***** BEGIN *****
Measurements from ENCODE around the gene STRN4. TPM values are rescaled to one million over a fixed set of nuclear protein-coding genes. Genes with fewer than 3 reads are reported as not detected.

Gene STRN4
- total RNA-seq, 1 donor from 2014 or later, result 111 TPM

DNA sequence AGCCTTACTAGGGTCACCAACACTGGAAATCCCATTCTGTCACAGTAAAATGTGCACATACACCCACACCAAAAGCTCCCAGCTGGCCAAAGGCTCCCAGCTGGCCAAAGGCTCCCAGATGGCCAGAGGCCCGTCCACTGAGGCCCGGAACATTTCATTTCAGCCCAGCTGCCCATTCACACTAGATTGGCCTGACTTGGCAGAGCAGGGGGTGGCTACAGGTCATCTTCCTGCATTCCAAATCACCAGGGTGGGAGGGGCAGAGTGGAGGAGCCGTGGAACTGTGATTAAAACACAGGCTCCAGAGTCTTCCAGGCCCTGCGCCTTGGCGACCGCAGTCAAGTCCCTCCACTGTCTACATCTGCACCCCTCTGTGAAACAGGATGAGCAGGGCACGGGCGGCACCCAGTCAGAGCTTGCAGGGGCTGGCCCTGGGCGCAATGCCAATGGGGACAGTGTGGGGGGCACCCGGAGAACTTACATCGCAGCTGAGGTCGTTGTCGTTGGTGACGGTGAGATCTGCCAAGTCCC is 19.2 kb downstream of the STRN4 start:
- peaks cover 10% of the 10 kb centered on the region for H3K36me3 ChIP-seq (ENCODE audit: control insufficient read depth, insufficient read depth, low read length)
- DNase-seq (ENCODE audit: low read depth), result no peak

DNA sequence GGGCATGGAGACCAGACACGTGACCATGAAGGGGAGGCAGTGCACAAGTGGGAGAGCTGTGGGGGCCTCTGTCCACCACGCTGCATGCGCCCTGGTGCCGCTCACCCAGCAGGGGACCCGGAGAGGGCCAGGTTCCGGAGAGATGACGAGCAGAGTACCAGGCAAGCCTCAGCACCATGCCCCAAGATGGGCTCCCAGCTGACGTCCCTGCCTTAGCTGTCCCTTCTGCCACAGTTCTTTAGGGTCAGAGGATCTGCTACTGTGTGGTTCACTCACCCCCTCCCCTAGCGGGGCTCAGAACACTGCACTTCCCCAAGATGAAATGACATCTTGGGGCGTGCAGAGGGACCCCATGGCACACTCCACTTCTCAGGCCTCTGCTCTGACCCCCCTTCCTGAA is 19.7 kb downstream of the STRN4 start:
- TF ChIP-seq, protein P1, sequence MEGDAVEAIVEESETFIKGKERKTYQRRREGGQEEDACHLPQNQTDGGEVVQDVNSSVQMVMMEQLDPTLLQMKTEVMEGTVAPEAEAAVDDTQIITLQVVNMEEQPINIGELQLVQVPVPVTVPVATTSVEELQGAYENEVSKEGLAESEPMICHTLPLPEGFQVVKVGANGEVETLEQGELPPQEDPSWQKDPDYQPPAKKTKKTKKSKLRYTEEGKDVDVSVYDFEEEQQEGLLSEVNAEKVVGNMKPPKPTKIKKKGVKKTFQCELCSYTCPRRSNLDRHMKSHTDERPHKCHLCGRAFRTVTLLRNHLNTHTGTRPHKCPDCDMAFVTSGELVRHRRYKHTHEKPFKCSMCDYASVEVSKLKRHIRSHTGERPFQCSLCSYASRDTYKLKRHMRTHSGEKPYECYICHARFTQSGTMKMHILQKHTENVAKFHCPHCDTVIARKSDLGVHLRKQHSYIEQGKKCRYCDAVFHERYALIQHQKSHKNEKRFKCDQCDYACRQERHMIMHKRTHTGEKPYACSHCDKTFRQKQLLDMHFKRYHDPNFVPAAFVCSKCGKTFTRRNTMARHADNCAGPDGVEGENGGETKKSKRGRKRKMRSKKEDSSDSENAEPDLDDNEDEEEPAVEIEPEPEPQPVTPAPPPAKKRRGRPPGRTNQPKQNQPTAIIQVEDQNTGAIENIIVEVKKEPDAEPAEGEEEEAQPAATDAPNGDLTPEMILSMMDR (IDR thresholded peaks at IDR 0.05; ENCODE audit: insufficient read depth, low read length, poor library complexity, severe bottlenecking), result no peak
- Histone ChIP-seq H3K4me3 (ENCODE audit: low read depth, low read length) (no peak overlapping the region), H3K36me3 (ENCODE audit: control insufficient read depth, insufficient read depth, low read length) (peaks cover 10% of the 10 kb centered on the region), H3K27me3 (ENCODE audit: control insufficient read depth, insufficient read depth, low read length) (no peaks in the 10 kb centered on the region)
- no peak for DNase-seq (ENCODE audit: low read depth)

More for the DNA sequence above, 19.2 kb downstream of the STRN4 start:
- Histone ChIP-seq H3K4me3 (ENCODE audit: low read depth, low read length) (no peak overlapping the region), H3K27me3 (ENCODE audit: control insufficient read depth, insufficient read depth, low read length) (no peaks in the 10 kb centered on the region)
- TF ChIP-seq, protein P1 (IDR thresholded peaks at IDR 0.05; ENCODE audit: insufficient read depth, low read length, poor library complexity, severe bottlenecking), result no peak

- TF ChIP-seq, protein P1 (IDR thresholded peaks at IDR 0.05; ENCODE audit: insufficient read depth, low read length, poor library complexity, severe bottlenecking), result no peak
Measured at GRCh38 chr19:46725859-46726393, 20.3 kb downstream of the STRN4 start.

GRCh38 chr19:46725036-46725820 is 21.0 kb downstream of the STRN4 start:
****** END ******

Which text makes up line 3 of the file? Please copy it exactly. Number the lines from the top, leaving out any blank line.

- total RNA-seq, 1 donor from 2014 or later, result 111 TPM